Medium-voltage, metal-clad switchgear requires source(s) of control power for operation. Power is required for the circuit breakers and for auxiliary devices, such as microprocessor relays and meters. If the switchgear has space heaters, enclosure lighting or convenience outlets, 120/240 Vac power will also be needed for these items (space heaters, lighting and convenience outlets are standard on outdoor equipment and optional for indoor equipment).
For many installations, some source of 120/240 Vac power will be required. Very often, this source is a control power transformer (CPT) installed in the switchgear. It is preferred that the CPT be connected to the incoming power, ahead of any disconnect switch or main circuit breaker (some utilities will not allow the CPT to be connected on the line side of their revenue metering equipment). For dual-source systems, it is desirable to include an automatic transfer scheme for secondary power. If the CPT provides power for closing of circuit breakers, the CPT must have power before electrical closing of the circuit breakers is possible. If the switchgear has space heaters, the space heaters must be energized, especially when the main circuit breaker is open. Both of these reasons dictate that the CPT should be connected to the incoming power, not to the load side (e.g., main bus) of any switching device.
Alternating current (ac) control power is often used for spring charging and closing of circuit breakers. This is convenient, particularly if the ac source is from a CPT in the switchgear. If dc is used for tripping and ac is used for other purposes, then the size of the dc source is reduced if non-essential control power needs are served from the ac source.
However, ac power obtained directly from the CPT is not acceptable for supplying the trip circuit of the circuit breakers. In the event of a short-circuit on the power system, the voltage supply to the primary of the CPT will be reduced to a very low value, perhaps to near zero if the fault location is close to the CPT. This will reduce the CPT secondary voltage to near zero, and there will be inadequate power to trip the circuit breaker.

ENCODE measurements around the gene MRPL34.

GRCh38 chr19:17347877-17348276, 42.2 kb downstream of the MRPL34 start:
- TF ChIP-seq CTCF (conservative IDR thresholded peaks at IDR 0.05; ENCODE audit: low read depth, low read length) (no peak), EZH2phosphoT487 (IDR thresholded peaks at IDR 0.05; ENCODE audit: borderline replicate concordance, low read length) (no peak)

To overcome this, capacitor tripping (refer to TechTopics No. 55 for a discussion of capacitor tripping) has been used for decades to trip medium-voltage circuit breakers when only an ac source from a CPT is available.
Another means to deal with this issue is to use an uninterruptible power supply to provide power for tripping of the circuit breaker with an ac source. This is relatively expensive and only rarely used. The long-term reliability of commercially available, light duty, small capacity UPS systems is also of concern.
A dc source is the preferred control power source for tripping of medium-voltage circuit breakers. Most frequently, the same dc source (battery) is used to supply power for closing and tripping, and the spring charging function. With the nearly universal use of modern microprocessor protective relays and meters, and the increasing use of communications together with remote control, a source of dc control power is becoming almost a necessity.
What factors influence the choice of control power source, and particularly the tripping source?
AC from local CPT:
- Inexpensive, particularly for isolated locations
- Requires capacitor trip if used for the tripping supply
- Capacitor life is limited and may require periodic replacement, particularly in high temperatures
- Relatively low maintenance cost, even if capacitor tripping used
- If used to supply devices with communications features, communication will be lost whenever the primary source is de-energized, and during severe short circuits.
DC from battery:
- Higher cost, particularly if battery is installed inside the switchgear
- Battery life depends on battery type and ambient temperatures
- Higher maintenance cost, particularly if electrolyte levels require periodic check
- Virtually necessary if communications and microprocessor relays are used.
In connection with battery life, a superb paper was presented at the IEEE Petroleum & Chemical Industry Committee technical conference (PCIC) in September, 2006 in Philadelphia. The paper dealt with real-world experience with a wide variety of battery types, and highlighted the severe negative effect of high ambient temperatures on the life expectancy of certain battery types. Siemens recommends this paper for your consideration: PCIC-2006-16 “Batteries, Always Expected to Perform But Why Don’t They?”, Roger N. Pocock (Saft America) and E. Roy Hamilton (Chevron ETC), contained in conference record IEEE Cat. No. 06CH37831.
Should you have any questions about this issue of TechTopics or any of our products, solutions, or services, please contact your local Siemens sales representative for more information.